What Is The Best Way To Treat Melasma?

What Is The Best Way To Treat Melasma?

Treatment options for melasma include topical medications – lotions, creams and gels or medical procedures such as lasers, chemical peels and microneedling, sometimes even dermal fillers.

What causes melasma on face?

Melasma is a form of hyperpigmentation that primarily affects women and especially more so for those with darker skin. It is triggered by UV exposure as well as hormonal influences. The latter is what distinguishes it from traditional hyperpigmentation and makes it tougher to treat.

Melasma is caused when there is over-production of the pigment melanin. This skin condition usually occurs due to hormonal changes (pregnancy, taking birth control pills or hormone replacement therapy (HRT)) or other factors such as UV exposure, family predisposition and age. Incompatible product skincare could potentially trigger the development of melasma on the skin as well. Endogenous hormones during pregnancy can stimulate the melanocytes into producing more melanin pigments. Taking birth control pills and undergoing hormone replacement therapy (HRT) causes imbalance the current hormone levels, so melanocytes are producing more melanin than it should. Same goes for UV exposure.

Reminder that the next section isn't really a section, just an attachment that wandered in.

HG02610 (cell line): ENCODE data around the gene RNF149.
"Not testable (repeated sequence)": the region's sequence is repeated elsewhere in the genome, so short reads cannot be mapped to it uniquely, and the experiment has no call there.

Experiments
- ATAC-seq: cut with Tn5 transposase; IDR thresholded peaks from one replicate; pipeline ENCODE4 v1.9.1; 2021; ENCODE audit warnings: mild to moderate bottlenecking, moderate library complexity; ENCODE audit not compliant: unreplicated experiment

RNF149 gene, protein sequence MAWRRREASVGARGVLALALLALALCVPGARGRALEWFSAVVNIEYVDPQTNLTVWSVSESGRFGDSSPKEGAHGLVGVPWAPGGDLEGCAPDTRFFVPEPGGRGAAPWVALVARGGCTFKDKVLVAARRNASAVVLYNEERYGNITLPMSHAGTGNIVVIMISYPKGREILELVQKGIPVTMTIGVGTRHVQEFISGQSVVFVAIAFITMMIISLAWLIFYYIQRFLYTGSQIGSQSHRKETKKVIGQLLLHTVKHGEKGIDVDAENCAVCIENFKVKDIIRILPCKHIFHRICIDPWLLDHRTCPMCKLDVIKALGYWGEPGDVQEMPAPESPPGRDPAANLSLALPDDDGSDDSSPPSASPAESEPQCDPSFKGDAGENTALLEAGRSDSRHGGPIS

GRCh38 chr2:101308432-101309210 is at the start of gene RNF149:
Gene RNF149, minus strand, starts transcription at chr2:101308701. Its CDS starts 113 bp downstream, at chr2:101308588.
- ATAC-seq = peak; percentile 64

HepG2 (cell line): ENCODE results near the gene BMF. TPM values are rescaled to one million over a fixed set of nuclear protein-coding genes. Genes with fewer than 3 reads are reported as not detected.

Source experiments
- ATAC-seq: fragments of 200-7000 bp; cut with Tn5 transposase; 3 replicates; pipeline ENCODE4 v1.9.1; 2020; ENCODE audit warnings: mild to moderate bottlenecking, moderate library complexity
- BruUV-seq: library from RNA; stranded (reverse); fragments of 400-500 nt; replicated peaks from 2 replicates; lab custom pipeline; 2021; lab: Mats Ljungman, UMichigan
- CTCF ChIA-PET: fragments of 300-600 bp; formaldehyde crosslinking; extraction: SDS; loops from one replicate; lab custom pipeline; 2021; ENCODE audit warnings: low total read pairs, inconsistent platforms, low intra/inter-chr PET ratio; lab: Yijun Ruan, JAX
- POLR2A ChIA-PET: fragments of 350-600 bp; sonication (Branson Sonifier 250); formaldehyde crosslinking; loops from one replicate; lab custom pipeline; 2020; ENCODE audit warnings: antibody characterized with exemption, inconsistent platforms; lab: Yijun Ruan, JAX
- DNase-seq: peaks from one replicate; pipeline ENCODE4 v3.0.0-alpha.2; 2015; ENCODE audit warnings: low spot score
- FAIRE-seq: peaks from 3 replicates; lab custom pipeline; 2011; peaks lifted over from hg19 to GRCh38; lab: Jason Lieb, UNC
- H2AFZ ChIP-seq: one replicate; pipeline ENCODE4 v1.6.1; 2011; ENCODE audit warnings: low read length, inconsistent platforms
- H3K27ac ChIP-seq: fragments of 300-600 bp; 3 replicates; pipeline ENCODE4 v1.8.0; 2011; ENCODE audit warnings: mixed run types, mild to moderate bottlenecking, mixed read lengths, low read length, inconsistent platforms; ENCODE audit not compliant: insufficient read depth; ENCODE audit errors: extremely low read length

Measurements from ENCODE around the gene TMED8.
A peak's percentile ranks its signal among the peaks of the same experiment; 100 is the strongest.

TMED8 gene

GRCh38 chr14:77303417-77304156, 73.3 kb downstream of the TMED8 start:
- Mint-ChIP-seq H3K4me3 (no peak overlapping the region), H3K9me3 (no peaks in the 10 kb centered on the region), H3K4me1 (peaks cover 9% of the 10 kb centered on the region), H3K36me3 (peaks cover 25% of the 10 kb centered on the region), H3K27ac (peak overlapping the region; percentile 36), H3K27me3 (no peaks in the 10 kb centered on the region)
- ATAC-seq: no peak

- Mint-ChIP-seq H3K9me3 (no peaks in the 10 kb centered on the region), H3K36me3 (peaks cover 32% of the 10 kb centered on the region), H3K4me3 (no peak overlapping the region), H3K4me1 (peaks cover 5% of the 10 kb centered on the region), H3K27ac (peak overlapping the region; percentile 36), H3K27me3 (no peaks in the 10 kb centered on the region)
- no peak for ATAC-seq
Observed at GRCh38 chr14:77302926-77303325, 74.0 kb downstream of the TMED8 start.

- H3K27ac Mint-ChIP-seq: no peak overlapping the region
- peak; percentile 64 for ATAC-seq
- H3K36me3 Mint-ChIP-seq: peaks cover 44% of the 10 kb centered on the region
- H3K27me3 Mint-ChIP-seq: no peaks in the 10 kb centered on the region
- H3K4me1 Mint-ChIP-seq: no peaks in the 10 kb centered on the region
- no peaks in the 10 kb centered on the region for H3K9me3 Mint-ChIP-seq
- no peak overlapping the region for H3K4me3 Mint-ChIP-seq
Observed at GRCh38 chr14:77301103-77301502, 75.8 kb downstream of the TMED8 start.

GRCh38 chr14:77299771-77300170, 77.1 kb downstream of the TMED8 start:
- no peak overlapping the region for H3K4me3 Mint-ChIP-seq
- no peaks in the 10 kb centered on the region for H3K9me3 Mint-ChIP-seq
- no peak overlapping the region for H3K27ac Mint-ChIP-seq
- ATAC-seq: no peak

If any family members are diagnosed with melasma, there are chances that this skin condition might passed down to the other generations.

Signs and Symptoms

The symptom can usually be seen with naked eyes. Dark spots and uneven skin tones, followed by discoloured patches of skin at the upper lips, bridge of the nose, cheeks and forehead are all the signs needed to confirm the development of hyperpigmentation on the skin. In certain cases, such signs are obvious on arms and neck. At times, there are confusion if the symptoms of melasma are related to other skin conditions. To be sure, it is recommended that you seek professional advice, by a qualified skin doctor or medical aesthetician. The usual test is via a skin biopsy procedure.

Can you get rid of Melasma?